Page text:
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US: Ashutosh Singhal wins Siemens AP national award

By A Correspondent in New York
April 10, 2008 15:51 IST
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Ashutosh Singhal, a senior at Holmdel High School in Holmdel, New Jersey, was among the two national winners in the 10th Annual Siemens Awards for Advanced Placement for his top performance among United States high school students in the Advanced Placement science and math courses for the year 2007-2008.

The winners were selected from among the 97 students in 50 states, including 85 high school seniors and 12 high school juniors, who were chosen as state winners in the award programme sponsored by the Siemens Foundation and run by the College Board, which administers the AP program.

The national winners -- a girl and a boy -- are each awarded a $5,000 college scholarship.

Tianhui Cai, a senior at Thomas Jefferson High School for Science and Technology in Alexandria, Virginia, was the other national winner.

The state winners -- also one boy and one girl in each state -- receive a $2,000 scholarship each.

State winners included Varun Krishnan of Altamont School, Birmingham, Alabama; Sriram Velamuri of North Springs High School, Atlanta, Georgia; Malavika Balachandran of McKinley Senior High School, Baton Rouge, Louisiana; Kunal Mehta of Detroit Country Day, Beverly Hills, Michigan; Deepa Chari of Blake School, Minneapolis, Minnesota; Shankari Rajagopal of Churchill County High School, Fallon, Nevada; Shivani Sud of Charles E Jordan Senior High School, Durham, North Carolina; Vivek Bhattacharya of William G Enloe High School, Raleigh, North Carolina; Ashok Bhaskar of Conestoga High School, Berwyn, Pennsylvania, and Srihari Sritharan of Laramie Senior High School, Laramie, Wyoming.

"The award is a great honour, and I owe it to the encouragement that my teachers, friends, and family provide to strive for new achievements," national winner Ashutosh, son of Anoop and Radha Singhal of Holmdel, told Rediff India Abroad.

Ashutosh, 17, is interested in mainly mathematics and the sciences. He was an Intel Science Talent Search semifinalist, Siemens Research Competition semifinalist, National Merit Scholar finalist, and United States Physics Olympiad semifinalist this year.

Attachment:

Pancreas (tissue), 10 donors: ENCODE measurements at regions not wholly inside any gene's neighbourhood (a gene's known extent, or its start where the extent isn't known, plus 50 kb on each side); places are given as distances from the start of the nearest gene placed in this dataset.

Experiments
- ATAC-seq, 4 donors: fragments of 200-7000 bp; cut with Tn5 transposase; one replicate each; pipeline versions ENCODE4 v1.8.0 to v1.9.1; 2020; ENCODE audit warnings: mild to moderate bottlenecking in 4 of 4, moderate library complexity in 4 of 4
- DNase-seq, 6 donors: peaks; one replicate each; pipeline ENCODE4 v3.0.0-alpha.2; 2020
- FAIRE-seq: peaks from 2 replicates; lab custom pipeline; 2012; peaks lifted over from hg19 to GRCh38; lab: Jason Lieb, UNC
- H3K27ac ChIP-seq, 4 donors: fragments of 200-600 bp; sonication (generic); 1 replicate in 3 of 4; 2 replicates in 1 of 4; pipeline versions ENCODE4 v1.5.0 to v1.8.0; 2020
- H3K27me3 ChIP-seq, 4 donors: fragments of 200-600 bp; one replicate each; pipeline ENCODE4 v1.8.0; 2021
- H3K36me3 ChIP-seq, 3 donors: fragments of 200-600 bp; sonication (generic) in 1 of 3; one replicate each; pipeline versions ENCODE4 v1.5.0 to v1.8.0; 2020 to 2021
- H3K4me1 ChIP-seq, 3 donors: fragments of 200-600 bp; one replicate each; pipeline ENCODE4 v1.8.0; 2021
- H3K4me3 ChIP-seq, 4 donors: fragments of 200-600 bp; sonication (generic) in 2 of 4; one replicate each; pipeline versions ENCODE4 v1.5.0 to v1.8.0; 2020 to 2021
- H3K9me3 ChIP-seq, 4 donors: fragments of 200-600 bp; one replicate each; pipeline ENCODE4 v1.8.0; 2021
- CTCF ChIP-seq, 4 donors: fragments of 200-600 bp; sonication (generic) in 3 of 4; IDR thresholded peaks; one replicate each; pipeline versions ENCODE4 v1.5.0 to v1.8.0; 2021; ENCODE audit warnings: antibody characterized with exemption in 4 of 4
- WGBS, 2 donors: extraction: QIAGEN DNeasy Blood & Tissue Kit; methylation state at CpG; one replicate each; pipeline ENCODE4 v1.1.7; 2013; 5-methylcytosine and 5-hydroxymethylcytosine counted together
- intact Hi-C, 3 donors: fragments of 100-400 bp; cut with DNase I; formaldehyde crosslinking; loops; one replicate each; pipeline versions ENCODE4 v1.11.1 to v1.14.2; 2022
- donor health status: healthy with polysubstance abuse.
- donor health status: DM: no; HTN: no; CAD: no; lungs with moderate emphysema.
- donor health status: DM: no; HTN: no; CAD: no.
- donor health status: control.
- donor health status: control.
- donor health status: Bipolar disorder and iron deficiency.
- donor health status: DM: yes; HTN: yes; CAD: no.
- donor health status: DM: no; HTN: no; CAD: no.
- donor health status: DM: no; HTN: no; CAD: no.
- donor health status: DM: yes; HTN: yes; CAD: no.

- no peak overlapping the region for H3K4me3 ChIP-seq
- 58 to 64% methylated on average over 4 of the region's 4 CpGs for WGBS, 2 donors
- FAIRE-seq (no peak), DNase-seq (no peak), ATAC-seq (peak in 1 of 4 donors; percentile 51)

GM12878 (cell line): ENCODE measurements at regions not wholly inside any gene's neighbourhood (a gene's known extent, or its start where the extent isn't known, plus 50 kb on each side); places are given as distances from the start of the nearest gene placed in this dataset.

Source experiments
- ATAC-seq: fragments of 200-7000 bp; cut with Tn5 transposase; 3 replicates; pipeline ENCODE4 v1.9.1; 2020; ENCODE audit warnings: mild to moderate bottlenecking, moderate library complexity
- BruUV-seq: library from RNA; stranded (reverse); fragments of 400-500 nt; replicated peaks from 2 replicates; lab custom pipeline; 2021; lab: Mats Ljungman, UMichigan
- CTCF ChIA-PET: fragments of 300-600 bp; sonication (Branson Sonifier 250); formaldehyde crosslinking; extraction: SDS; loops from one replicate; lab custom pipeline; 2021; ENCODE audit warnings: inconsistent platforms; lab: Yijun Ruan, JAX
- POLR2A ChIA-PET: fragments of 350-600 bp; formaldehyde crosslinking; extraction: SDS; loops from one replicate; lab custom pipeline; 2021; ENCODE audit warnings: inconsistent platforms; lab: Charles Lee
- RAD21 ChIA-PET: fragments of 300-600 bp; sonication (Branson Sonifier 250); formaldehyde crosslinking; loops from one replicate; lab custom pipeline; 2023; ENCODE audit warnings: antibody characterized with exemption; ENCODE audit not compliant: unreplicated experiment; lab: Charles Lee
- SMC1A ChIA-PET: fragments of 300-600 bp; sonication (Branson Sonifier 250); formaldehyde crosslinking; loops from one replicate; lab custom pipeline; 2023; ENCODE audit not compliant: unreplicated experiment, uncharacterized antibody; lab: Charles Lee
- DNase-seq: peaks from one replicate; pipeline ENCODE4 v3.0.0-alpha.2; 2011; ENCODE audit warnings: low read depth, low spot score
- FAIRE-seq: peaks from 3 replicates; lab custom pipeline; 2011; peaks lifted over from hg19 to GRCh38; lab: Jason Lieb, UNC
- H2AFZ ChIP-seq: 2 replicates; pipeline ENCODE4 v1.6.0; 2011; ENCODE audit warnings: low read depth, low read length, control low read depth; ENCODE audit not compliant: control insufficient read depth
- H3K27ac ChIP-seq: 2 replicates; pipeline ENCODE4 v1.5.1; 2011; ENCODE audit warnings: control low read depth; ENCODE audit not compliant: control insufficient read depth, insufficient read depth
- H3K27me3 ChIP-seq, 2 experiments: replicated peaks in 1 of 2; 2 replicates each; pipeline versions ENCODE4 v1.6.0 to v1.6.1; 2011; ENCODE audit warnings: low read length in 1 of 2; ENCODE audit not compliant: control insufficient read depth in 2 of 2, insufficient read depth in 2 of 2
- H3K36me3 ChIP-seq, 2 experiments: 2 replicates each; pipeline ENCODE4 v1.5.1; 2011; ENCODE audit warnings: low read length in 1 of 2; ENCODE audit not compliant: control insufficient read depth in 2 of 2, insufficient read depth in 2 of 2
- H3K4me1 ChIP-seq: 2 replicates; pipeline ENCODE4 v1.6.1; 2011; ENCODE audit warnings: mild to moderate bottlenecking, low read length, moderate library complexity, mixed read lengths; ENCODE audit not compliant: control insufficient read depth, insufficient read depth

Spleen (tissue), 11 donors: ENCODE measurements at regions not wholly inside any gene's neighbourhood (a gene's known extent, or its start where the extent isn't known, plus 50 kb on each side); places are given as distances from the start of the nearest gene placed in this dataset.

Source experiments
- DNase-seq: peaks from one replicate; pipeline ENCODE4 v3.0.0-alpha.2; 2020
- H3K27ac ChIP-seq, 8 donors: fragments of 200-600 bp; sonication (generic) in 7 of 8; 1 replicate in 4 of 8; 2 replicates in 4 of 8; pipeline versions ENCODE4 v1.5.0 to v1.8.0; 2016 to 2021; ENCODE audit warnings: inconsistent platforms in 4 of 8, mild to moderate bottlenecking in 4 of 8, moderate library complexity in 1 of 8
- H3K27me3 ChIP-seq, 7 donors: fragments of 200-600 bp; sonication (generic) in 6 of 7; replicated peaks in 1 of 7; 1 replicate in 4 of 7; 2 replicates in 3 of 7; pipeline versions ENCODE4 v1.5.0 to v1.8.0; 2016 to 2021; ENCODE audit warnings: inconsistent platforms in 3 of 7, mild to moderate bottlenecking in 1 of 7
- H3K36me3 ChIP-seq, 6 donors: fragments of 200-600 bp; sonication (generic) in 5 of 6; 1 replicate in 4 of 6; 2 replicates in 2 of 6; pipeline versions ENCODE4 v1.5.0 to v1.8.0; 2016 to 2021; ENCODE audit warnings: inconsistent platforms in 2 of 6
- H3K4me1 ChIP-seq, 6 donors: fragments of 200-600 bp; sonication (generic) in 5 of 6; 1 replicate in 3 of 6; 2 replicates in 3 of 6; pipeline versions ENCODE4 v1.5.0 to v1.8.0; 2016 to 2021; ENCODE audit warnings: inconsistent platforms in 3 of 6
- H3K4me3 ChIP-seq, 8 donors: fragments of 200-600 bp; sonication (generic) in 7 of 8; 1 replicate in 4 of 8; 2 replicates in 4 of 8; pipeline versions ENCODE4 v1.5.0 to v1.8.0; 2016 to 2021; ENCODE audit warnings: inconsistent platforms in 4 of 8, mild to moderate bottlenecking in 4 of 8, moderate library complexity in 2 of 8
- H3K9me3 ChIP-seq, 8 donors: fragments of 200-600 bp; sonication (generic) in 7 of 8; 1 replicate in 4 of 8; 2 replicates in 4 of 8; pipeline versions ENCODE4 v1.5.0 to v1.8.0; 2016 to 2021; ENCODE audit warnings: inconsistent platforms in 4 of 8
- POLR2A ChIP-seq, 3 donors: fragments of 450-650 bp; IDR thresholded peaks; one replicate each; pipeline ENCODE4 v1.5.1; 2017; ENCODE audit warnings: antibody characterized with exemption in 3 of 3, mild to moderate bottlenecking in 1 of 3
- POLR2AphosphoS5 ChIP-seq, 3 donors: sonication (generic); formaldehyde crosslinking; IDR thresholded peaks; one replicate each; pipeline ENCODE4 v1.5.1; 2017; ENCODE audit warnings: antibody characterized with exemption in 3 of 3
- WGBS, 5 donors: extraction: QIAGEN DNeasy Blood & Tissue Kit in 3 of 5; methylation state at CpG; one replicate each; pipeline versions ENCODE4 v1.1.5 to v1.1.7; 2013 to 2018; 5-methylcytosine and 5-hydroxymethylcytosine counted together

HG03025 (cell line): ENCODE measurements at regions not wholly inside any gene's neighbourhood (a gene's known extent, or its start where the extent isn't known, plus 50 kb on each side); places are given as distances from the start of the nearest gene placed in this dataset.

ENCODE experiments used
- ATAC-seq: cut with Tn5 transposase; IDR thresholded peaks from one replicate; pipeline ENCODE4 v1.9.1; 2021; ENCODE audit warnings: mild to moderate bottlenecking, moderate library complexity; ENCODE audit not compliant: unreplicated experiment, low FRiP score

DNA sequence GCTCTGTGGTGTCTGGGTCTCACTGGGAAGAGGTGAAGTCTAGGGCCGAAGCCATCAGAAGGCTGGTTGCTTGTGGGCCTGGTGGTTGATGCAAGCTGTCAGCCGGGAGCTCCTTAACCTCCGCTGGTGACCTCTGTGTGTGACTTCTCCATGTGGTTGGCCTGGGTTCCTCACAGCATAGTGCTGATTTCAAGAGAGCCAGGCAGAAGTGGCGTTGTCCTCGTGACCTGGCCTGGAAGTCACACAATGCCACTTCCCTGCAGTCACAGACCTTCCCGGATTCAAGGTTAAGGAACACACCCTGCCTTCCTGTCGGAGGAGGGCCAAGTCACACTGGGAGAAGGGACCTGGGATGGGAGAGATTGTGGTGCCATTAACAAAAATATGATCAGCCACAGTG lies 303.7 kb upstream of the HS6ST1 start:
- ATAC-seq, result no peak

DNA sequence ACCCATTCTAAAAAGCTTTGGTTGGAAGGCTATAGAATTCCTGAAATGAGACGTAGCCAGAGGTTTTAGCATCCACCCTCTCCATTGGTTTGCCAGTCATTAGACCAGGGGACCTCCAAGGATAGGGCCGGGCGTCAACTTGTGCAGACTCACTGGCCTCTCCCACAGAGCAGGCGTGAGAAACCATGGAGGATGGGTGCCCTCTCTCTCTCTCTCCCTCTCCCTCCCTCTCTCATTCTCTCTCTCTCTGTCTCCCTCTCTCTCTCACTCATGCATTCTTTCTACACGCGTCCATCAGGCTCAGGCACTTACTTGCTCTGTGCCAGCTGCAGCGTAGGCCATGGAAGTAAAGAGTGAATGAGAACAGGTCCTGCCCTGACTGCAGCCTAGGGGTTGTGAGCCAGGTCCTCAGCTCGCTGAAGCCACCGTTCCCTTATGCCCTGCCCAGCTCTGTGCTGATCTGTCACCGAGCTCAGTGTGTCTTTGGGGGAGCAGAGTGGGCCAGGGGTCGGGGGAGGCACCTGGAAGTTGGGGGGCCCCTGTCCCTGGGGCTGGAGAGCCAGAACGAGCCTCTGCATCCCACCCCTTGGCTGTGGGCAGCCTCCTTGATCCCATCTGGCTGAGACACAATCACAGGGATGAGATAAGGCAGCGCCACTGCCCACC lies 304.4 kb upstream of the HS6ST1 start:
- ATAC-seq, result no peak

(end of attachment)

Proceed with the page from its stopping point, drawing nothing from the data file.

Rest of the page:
He participated in the Research Science Institute and was a semifinalist in the USA Biology Olympiad and the US National Chemistry Olympiad last year.

He is co-editor-in-chief of his school newspaper, plays the clarinet, and is a member of the school's cross country team for the past four years.

"The most important thing is to be interested in what you are studying," is his advice to his fellow students. "If you like what you're studying, you'll have the focus and dedication to learn it well."

The winners for the award are selected for earning the greatest number of grades of 5 on the following AP courses: Biology, Calculus BC, Chemistry, Computer Science AB, Environmental Science, Physics C: Electricity and Magnetism, and Physics C: Mechanics, and Statistics. Students must obtain a grade of 5 on at least two of these exams to qualify.

"AP courses helps the students challenge themselves and provide an edge in their first year of college. AP exams are valid measures of students' content master of college-level studies in specific academic disciples, but should never be used as a sole measure for gauging educational excellence and equity," according to the College Board.

Seventy-five percent of high school graduates are estimated to enter college. The total number of high school graduates in the US public school class of 2007 was 2,809,202. Among them 698,182 had taken an AP exam at some point in high school, of which 425,733 earned a 3 or higher on an AP exam.

A grade of 3 or more is a strong predictor of a student's ability to persist in college and earn a bachelor degree. Grades of 5 are equivalent to A grades in the corresponding college courses.

Singhal started taking AP courses during his sophomore year "because I wanted to take advantage of the many academic opportunities that my school offers."

He became interested in mathematics and science after doing activities that focused on these subjects in elementary and middle school.

"In addition, both my parents have strong backgrounds in science and engineering," he told the organisers.

As part of the programme, the Siemens Awards for Advanced Placement also recognize Math, Science and Technology teachers in the states, as well as high schools in each state that have made significant strides in AP scores.

Established in 1998, the Siemens Foundation provides more than $2 million in college scholarships and awards each year for talented high school students in the US.

Based in Iselin, New Jersey, the foundation's signature programmes are the Siemens Awards for Advanced Placement and the Siemens Teacher Scholarships.

The College Board is a not-for-profit membership association whose mission is to connect students to college success and opportunity. Founded in 1900, the association comprises more than 5,400 schools, colleges, universities, and other educational organisations.

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